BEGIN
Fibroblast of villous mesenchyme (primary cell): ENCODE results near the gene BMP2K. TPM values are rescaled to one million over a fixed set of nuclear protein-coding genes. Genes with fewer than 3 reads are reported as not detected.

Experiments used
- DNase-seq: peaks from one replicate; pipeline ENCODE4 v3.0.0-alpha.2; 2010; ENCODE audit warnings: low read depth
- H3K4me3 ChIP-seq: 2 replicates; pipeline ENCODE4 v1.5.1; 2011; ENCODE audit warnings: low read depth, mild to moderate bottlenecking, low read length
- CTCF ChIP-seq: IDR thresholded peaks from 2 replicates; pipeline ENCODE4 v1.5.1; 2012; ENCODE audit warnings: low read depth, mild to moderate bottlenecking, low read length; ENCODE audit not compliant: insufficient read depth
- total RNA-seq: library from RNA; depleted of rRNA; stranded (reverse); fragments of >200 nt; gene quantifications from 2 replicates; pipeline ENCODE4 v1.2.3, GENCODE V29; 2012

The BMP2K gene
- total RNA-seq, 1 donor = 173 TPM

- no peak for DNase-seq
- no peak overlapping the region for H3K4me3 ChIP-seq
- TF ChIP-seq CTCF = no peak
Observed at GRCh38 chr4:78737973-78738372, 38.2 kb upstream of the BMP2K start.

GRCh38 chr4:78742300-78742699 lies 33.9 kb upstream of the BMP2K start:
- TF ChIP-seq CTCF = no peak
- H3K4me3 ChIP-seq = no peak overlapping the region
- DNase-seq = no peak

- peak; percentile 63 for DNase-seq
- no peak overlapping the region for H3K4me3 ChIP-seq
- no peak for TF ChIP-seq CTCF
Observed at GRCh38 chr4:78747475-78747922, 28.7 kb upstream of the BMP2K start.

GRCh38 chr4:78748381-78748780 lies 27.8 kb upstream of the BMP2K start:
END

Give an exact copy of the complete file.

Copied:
Fibroblast of villous mesenchyme (primary cell): ENCODE results near the gene BMP2K. TPM values are rescaled to one million over a fixed set of nuclear protein-coding genes. Genes with fewer than 3 reads are reported as not detected.

Experiments used
- DNase-seq: peaks from one replicate; pipeline ENCODE4 v3.0.0-alpha.2; 2010; ENCODE audit warnings: low read depth
- H3K4me3 ChIP-seq: 2 replicates; pipeline ENCODE4 v1.5.1; 2011; ENCODE audit warnings: low read depth, mild to moderate bottlenecking, low read length
- CTCF ChIP-seq: IDR thresholded peaks from 2 replicates; pipeline ENCODE4 v1.5.1; 2012; ENCODE audit warnings: low read depth, mild to moderate bottlenecking, low read length; ENCODE audit not compliant: insufficient read depth
- total RNA-seq: library from RNA; depleted of rRNA; stranded (reverse); fragments of >200 nt; gene quantifications from 2 replicates; pipeline ENCODE4 v1.2.3, GENCODE V29; 2012

The BMP2K gene
- total RNA-seq, 1 donor = 173 TPM

- no peak for DNase-seq
- no peak overlapping the region for H3K4me3 ChIP-seq
- TF ChIP-seq CTCF = no peak
Observed at GRCh38 chr4:78737973-78738372, 38.2 kb upstream of the BMP2K start.

GRCh38 chr4:78742300-78742699 lies 33.9 kb upstream of the BMP2K start:
- TF ChIP-seq CTCF = no peak
- H3K4me3 ChIP-seq = no peak overlapping the region
- DNase-seq = no peak

- peak; percentile 63 for DNase-seq
- no peak overlapping the region for H3K4me3 ChIP-seq
- no peak for TF ChIP-seq CTCF
Observed at GRCh38 chr4:78747475-78747922, 28.7 kb upstream of the BMP2K start.

GRCh38 chr4:78748381-78748780 lies 27.8 kb upstream of the BMP2K start: